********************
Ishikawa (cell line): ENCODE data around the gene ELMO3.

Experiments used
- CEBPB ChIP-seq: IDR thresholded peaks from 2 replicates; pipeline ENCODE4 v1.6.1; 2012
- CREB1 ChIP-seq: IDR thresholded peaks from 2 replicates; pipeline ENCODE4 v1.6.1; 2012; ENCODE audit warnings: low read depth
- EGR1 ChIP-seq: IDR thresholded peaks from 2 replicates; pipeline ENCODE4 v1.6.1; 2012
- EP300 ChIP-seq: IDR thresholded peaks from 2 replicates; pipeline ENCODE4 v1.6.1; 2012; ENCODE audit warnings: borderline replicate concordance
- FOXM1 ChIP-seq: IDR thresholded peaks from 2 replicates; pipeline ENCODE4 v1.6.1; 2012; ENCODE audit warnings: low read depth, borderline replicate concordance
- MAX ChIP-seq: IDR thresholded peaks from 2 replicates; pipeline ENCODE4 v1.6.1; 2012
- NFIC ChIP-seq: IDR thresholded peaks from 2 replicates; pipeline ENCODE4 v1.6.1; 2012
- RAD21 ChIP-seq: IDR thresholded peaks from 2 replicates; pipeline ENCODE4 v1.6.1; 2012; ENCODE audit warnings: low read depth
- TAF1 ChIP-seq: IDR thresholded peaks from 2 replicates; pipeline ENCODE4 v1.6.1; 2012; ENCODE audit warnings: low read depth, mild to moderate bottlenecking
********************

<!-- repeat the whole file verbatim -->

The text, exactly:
Ishikawa (cell line): ENCODE data around the gene ELMO3.

Experiments used
- CEBPB ChIP-seq: IDR thresholded peaks from 2 replicates; pipeline ENCODE4 v1.6.1; 2012
- CREB1 ChIP-seq: IDR thresholded peaks from 2 replicates; pipeline ENCODE4 v1.6.1; 2012; ENCODE audit warnings: low read depth
- EGR1 ChIP-seq: IDR thresholded peaks from 2 replicates; pipeline ENCODE4 v1.6.1; 2012
- EP300 ChIP-seq: IDR thresholded peaks from 2 replicates; pipeline ENCODE4 v1.6.1; 2012; ENCODE audit warnings: borderline replicate concordance
- FOXM1 ChIP-seq: IDR thresholded peaks from 2 replicates; pipeline ENCODE4 v1.6.1; 2012; ENCODE audit warnings: low read depth, borderline replicate concordance
- MAX ChIP-seq: IDR thresholded peaks from 2 replicates; pipeline ENCODE4 v1.6.1; 2012
- NFIC ChIP-seq: IDR thresholded peaks from 2 replicates; pipeline ENCODE4 v1.6.1; 2012
- RAD21 ChIP-seq: IDR thresholded peaks from 2 replicates; pipeline ENCODE4 v1.6.1; 2012; ENCODE audit warnings: low read depth
- TAF1 ChIP-seq: IDR thresholded peaks from 2 replicates; pipeline ENCODE4 v1.6.1; 2012; ENCODE audit warnings: low read depth, mild to moderate bottlenecking